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Procedure : 2005/2621(RSP)
Document stages in plenary
Document selected : B6-0557/2005

Texts tabled :


Debates :

PV 25/10/2005 - 13

Votes :

PV 26/10/2005 - 3.8

Texts adopted :


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See also joint motion for a resolution RC-B6-0551/2005
20 October 2005
PE 364.131v01-00
to wind up the debate on the statement by the Commission
pursuant to Rule 103(2) of the Rules of Procedure
by Bastiaan Belder, Johannes Blokland, Kathy Sinnott, Maciej Marian Giertych, Patrick Louis, Mario Borghezio, Matteo Salvini and Francesco Enrico Speroni
on behalf of the IND/DEM Group
on the patenting of biotechnological inventions

European Parliament resolution on the patenting of biotechnological inventions  

The European Parliament,

–  having regard to Directive 98/44/EC of the European Parliament and of the Council of 6 July 1998 on the legal protection of biotechnological inventions,

–  having regard to its resolution of 30 March 2000 on the decision by the European Patent Office with regard to patent No EP 695 351 granted on 8 December 1999,

–  having regard to the report of 14 July 2005 from the Commission to the Council and the European Parliament on the development and implications of patent law in the field of biotechnology and genetic engineering (COM(2005) 312),

–  having regard to Rule 103(2) of its Rules of Procedure,

A.  whereas, in accordance with the subsidiarity principle, the Member States decide whether research activities are to be allowed and encouraged, and whether inventions may be patented,

B.  whereas the Member States do indeed do so, as is shown by the legal frameworks and patenting practices currently in place, which differ from Member State to Member State,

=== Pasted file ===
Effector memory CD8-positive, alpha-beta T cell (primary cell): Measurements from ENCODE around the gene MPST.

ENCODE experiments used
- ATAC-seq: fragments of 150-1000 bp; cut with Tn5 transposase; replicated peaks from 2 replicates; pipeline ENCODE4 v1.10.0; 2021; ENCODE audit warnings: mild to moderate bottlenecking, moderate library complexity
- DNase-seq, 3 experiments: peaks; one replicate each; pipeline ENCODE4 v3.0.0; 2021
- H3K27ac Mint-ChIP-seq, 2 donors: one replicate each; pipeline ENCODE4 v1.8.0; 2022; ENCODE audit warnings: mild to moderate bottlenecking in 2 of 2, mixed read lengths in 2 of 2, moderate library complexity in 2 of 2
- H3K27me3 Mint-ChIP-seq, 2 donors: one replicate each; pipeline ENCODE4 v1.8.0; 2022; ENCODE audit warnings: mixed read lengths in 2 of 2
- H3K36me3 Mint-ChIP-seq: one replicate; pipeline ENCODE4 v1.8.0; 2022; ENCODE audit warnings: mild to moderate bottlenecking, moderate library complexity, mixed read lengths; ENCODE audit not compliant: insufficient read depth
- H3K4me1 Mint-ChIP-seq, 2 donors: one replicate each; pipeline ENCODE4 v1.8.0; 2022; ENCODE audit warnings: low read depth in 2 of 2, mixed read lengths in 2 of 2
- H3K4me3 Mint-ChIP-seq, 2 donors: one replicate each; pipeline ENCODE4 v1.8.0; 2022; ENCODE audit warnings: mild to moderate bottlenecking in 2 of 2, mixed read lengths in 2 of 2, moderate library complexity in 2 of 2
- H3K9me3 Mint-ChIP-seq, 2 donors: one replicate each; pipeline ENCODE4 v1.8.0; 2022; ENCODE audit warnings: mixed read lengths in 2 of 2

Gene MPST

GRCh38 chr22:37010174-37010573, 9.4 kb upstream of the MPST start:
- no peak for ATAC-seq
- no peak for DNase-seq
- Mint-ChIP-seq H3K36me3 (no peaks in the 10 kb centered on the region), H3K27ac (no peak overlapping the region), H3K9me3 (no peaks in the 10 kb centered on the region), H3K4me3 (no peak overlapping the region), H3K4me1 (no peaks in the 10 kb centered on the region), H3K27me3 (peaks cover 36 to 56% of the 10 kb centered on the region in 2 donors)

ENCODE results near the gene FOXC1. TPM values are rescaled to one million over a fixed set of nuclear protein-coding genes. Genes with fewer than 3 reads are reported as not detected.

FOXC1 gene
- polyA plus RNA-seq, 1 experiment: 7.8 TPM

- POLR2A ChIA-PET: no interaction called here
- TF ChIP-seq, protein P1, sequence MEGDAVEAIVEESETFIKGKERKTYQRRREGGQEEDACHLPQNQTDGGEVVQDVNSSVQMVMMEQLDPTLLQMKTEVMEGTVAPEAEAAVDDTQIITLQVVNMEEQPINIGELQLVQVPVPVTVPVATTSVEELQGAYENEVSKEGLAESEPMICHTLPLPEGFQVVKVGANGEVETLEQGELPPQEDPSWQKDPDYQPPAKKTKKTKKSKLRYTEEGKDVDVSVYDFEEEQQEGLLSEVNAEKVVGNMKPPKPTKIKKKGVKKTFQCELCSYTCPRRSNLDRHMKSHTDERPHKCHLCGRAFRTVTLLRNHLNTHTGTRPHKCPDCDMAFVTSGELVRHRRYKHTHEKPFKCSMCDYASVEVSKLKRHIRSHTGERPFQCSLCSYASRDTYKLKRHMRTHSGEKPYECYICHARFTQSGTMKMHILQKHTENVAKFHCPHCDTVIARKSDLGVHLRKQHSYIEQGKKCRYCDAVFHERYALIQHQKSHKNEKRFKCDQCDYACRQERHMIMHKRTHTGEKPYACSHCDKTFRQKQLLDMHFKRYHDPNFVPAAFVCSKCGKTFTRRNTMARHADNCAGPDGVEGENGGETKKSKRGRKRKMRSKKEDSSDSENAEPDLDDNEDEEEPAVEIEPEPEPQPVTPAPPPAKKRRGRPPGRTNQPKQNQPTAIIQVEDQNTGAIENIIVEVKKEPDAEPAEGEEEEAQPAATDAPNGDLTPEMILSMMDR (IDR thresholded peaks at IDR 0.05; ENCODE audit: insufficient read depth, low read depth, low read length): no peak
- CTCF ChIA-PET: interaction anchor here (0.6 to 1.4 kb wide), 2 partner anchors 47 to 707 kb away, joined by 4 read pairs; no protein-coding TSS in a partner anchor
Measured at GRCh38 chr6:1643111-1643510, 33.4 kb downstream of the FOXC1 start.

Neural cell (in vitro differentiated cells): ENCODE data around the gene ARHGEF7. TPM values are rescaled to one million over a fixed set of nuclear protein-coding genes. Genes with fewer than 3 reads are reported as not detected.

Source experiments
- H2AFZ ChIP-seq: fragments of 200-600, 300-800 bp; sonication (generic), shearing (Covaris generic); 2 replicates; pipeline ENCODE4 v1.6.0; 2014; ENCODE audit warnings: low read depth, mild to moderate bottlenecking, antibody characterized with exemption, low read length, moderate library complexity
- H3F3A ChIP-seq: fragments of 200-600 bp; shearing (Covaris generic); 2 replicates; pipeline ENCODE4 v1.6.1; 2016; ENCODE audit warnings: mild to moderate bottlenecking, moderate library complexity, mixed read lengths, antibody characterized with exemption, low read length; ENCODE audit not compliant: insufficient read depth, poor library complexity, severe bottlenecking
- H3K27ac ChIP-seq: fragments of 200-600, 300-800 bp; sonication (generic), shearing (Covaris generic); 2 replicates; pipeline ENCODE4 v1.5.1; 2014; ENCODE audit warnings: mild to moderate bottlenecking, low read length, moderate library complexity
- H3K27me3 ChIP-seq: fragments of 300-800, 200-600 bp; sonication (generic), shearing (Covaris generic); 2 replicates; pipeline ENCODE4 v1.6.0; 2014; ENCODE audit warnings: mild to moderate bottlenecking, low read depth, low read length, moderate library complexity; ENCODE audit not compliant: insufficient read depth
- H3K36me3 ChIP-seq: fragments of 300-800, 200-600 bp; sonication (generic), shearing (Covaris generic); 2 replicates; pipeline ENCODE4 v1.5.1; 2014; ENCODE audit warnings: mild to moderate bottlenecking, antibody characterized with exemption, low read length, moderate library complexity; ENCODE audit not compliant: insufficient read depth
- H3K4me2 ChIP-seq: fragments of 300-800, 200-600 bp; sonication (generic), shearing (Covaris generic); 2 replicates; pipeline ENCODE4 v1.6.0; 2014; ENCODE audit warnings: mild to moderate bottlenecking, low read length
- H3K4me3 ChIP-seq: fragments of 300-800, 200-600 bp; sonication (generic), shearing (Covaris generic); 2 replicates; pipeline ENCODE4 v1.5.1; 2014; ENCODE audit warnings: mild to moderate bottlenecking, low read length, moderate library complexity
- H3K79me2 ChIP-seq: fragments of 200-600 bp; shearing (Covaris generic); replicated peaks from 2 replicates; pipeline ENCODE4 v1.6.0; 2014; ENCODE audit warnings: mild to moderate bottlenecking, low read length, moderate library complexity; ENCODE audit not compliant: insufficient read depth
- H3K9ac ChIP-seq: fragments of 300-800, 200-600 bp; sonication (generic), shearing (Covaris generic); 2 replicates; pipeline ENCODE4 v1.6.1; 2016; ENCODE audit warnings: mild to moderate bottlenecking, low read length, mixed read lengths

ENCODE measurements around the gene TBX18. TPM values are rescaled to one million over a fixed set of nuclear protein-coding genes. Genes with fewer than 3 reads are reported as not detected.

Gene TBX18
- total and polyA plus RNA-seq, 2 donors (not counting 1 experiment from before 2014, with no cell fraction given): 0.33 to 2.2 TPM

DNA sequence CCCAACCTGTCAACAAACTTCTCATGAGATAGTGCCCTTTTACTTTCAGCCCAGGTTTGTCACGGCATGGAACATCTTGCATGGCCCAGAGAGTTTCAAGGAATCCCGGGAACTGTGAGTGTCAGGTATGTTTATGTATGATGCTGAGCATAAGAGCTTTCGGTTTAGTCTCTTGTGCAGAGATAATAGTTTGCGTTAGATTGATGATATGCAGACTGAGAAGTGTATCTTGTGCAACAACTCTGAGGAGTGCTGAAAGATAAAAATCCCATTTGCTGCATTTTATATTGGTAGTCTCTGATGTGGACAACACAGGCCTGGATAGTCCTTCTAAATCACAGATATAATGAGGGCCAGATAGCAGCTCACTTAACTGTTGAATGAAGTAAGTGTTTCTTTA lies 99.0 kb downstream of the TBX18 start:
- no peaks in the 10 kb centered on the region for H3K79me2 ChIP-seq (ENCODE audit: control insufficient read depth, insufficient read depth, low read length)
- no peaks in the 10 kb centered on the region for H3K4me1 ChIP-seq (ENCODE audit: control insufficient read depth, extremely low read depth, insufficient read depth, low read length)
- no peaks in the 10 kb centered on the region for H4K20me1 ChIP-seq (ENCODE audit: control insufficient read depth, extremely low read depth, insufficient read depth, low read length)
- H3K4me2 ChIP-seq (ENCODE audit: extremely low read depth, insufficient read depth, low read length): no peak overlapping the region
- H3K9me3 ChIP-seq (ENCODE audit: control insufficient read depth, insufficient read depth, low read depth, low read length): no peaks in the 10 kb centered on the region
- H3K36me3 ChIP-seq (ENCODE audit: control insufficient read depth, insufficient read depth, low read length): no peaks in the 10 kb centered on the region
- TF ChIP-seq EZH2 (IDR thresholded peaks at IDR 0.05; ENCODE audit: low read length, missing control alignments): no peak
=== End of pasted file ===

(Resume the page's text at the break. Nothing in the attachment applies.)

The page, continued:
C.  whereas granting patents on human beings in all phases of their development or on part of the human body is ethically a very sensitive matter,

D.  whereas the European Patent Office recently granted a patent that includes a selection method for human stem cells, and the stem cells themselves (EP 1257168),

E.  whereas Parliament adopted a resolution in March 2000 concerning a previous case in which it objects to the granting of a patent to the University of Edinburgh that included a technique for modification of the germ line of human embryos and of the embryos themselves (EP 695 351),

F.  whereas the European Patent Office accepted the objection to the Edinburgh patent, on the grounds that it was an offence against public morality (ordre public), stating that patents on human embryonic stem cells may not be granted,

G.  whereas this resolution also called on the Commission to establish that the directive on the legal protection of biotechnological inventions (98/44) rules out the patenting of human beings, and manipulation of the genome and any form of human cloning, and to offer an adequate solution with regard to the existing ambiguity,

H.  whereas the lack of clarity has resulted in an ongoing discussion about the patentability of human stem cells and DNA sequences, which so far has not yielded a satisfactory outcome,

I.  whereas the Commission published a report in July 2005 clearly stating that totipotent stem cells are not patentable,

1.   Emphasises that no action should be undertaken at European level to grant patents that are ethically unacceptable in one or more Member States;

2.  Calls on the European Patent Office, in accordance with Article 53a of the European Patent Convention, not to grant patents that constitute an offence against morality (ordre public), which entails respect for the dignity of the human being in all phases of its development;

3.  Reiterates its position that it objects to the granting of a patent that includes human embryonic stem cells and the embryos themselves;

4.  Calls on the Commission to revise Directive 98/44 so that human germ cells, human stem cells, human embryos, and gene sequences will be unambiguously unpatentable;

5.  Files an objection to patent EP 1257168 and calls on other institutions of the European Union and Member States to do likewise;

6.  Welcomes the position of the Commission that totipotent embryonic stem cells are not patentable, but deplores that it did not speak out accordingly on DNA gene sequences or pluripotent stem cells;

7.  Instructs its President to forward this resolution to the Council, the Commission, the European Patent Office and the governments of the Member States.


Last updated: 21 October 2005Legal notice